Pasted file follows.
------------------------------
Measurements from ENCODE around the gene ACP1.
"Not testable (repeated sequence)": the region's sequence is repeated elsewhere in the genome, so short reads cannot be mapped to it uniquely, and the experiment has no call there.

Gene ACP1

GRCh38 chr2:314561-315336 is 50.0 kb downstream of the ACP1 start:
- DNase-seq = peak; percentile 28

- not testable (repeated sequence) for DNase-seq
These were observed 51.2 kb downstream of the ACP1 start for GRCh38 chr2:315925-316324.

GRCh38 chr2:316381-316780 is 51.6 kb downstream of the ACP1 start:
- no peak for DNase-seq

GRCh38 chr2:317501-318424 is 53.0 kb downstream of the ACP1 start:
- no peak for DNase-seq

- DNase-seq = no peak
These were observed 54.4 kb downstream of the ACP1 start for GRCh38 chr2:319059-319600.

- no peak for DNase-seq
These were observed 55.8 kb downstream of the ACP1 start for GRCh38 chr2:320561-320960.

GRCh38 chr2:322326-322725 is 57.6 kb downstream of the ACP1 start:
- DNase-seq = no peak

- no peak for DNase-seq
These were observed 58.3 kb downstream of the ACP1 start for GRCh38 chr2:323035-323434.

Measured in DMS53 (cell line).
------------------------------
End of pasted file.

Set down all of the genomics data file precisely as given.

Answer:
Measurements from ENCODE around the gene ACP1.
"Not testable (repeated sequence)": the region's sequence is repeated elsewhere in the genome, so short reads cannot be mapped to it uniquely, and the experiment has no call there.

Gene ACP1

GRCh38 chr2:314561-315336 is 50.0 kb downstream of the ACP1 start:
- DNase-seq = peak; percentile 28

- not testable (repeated sequence) for DNase-seq
These were observed 51.2 kb downstream of the ACP1 start for GRCh38 chr2:315925-316324.

GRCh38 chr2:316381-316780 is 51.6 kb downstream of the ACP1 start:
- no peak for DNase-seq

GRCh38 chr2:317501-318424 is 53.0 kb downstream of the ACP1 start:
- no peak for DNase-seq

- DNase-seq = no peak
These were observed 54.4 kb downstream of the ACP1 start for GRCh38 chr2:319059-319600.

- no peak for DNase-seq
These were observed 55.8 kb downstream of the ACP1 start for GRCh38 chr2:320561-320960.

GRCh38 chr2:322326-322725 is 57.6 kb downstream of the ACP1 start:
- DNase-seq = no peak

- no peak for DNase-seq
These were observed 58.3 kb downstream of the ACP1 start for GRCh38 chr2:323035-323434.

Measured in DMS53 (cell line).